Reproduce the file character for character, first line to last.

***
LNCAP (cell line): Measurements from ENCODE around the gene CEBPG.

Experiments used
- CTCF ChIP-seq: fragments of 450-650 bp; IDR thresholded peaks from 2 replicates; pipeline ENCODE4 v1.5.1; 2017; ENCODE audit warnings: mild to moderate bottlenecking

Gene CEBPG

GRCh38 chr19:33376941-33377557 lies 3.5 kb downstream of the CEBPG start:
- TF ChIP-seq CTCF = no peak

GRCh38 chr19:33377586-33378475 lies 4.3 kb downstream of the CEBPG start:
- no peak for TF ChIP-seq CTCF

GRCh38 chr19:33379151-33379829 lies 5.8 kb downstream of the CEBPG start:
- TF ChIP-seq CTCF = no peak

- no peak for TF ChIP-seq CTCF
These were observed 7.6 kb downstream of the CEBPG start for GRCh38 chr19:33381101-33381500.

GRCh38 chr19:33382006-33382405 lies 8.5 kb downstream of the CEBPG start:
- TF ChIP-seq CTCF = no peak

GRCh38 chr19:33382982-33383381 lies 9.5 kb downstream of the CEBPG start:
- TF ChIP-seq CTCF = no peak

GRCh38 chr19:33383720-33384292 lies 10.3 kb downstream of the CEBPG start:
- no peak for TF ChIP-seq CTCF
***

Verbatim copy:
LNCAP (cell line): Measurements from ENCODE around the gene CEBPG.

Experiments used
- CTCF ChIP-seq: fragments of 450-650 bp; IDR thresholded peaks from 2 replicates; pipeline ENCODE4 v1.5.1; 2017; ENCODE audit warnings: mild to moderate bottlenecking

Gene CEBPG

GRCh38 chr19:33376941-33377557 lies 3.5 kb downstream of the CEBPG start:
- TF ChIP-seq CTCF = no peak

GRCh38 chr19:33377586-33378475 lies 4.3 kb downstream of the CEBPG start:
- no peak for TF ChIP-seq CTCF

GRCh38 chr19:33379151-33379829 lies 5.8 kb downstream of the CEBPG start:
- TF ChIP-seq CTCF = no peak

- no peak for TF ChIP-seq CTCF
These were observed 7.6 kb downstream of the CEBPG start for GRCh38 chr19:33381101-33381500.

GRCh38 chr19:33382006-33382405 lies 8.5 kb downstream of the CEBPG start:
- TF ChIP-seq CTCF = no peak

GRCh38 chr19:33382982-33383381 lies 9.5 kb downstream of the CEBPG start:
- TF ChIP-seq CTCF = no peak

GRCh38 chr19:33383720-33384292 lies 10.3 kb downstream of the CEBPG start:
- no peak for TF ChIP-seq CTCF